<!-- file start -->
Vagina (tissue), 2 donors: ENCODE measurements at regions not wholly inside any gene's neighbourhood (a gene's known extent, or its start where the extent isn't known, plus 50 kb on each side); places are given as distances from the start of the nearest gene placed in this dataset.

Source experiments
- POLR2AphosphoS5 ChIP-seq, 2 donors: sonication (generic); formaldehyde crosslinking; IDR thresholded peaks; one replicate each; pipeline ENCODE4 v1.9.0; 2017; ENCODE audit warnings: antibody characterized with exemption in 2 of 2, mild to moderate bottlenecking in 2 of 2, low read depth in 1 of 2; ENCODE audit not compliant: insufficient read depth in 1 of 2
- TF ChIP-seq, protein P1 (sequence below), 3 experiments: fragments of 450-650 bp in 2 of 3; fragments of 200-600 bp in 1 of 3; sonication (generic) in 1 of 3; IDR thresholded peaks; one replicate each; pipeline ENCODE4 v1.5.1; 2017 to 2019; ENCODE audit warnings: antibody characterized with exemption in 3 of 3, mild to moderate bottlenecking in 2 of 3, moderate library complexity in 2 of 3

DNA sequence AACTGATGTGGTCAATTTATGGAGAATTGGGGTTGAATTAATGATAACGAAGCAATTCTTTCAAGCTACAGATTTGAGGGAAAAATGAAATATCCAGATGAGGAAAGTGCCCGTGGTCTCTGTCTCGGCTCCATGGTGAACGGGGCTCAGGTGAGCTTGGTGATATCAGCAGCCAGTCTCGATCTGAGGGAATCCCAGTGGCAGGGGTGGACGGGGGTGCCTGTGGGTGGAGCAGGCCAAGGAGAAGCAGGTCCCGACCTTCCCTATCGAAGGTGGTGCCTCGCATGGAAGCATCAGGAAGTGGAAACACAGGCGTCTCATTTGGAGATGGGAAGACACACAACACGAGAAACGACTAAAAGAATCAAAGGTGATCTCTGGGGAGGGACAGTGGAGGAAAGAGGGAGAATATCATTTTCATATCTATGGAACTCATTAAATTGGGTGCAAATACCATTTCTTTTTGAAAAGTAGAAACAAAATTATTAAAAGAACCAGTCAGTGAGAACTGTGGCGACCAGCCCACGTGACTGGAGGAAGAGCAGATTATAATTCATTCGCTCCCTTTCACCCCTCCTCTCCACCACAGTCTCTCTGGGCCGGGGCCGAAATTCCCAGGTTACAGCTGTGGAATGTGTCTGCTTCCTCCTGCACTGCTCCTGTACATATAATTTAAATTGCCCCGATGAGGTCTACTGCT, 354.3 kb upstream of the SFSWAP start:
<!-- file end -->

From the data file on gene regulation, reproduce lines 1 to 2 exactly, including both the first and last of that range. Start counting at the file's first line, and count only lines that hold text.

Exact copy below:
Vagina (tissue), 2 donors: ENCODE measurements at regions not wholly inside any gene's neighbourhood (a gene's known extent, or its start where the extent isn't known, plus 50 kb on each side); places are given as distances from the start of the nearest gene placed in this dataset.

Source experiments